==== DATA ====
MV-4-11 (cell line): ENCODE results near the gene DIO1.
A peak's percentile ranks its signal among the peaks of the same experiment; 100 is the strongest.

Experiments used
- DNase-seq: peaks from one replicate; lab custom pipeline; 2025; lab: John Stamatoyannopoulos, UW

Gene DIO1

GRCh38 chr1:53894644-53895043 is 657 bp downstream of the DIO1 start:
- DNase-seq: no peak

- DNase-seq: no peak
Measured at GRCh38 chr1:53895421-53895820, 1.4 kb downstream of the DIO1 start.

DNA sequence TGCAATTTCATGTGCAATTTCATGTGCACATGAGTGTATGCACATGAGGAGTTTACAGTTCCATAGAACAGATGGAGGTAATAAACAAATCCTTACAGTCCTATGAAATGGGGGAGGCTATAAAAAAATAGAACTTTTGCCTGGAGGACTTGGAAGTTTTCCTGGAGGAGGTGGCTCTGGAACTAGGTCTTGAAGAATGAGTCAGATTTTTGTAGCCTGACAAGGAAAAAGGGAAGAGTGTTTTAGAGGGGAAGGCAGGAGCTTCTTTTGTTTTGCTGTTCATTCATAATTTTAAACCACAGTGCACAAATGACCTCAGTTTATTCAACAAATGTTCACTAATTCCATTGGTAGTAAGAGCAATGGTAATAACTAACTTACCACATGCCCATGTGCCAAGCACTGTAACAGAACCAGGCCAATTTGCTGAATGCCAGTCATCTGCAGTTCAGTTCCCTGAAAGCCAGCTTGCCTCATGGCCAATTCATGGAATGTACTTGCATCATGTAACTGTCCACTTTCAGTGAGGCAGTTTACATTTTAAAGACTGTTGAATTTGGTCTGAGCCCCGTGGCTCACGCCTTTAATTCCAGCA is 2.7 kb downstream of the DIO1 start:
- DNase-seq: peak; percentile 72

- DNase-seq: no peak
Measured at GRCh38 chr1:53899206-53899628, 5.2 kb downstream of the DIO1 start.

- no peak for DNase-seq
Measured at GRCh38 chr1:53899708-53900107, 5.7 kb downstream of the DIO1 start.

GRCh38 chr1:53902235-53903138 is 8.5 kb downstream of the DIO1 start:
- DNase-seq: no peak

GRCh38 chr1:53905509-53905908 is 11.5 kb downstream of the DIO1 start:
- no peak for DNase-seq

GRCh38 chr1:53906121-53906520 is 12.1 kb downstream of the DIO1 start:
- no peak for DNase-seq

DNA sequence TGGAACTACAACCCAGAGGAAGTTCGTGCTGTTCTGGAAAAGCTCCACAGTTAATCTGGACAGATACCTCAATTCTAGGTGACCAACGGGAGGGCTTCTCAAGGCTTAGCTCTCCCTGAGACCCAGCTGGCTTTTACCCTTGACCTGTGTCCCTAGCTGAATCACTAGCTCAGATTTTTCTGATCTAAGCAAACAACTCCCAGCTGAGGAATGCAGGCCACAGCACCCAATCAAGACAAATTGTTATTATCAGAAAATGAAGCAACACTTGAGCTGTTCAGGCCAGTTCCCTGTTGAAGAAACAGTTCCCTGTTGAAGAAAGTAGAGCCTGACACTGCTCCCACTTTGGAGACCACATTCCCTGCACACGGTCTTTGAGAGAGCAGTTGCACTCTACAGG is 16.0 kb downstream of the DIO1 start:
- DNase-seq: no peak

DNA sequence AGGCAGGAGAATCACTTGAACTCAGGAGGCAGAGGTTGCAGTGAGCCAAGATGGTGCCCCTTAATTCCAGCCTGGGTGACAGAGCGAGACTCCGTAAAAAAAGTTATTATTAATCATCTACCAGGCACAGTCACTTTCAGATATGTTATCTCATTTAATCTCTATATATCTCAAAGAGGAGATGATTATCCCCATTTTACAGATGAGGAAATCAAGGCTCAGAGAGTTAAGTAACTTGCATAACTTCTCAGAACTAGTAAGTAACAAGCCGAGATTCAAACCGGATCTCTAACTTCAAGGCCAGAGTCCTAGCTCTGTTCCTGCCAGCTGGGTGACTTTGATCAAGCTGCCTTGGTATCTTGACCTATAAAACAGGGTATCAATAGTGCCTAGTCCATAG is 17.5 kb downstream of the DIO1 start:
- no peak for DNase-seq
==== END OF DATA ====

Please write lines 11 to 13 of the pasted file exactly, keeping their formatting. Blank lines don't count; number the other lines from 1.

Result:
- DNase-seq: peak; percentile 72

- DNase-seq: no peak
Measured at GRCh38 chr1:53899206-53899628, 5.2 kb downstream of the DIO1 start.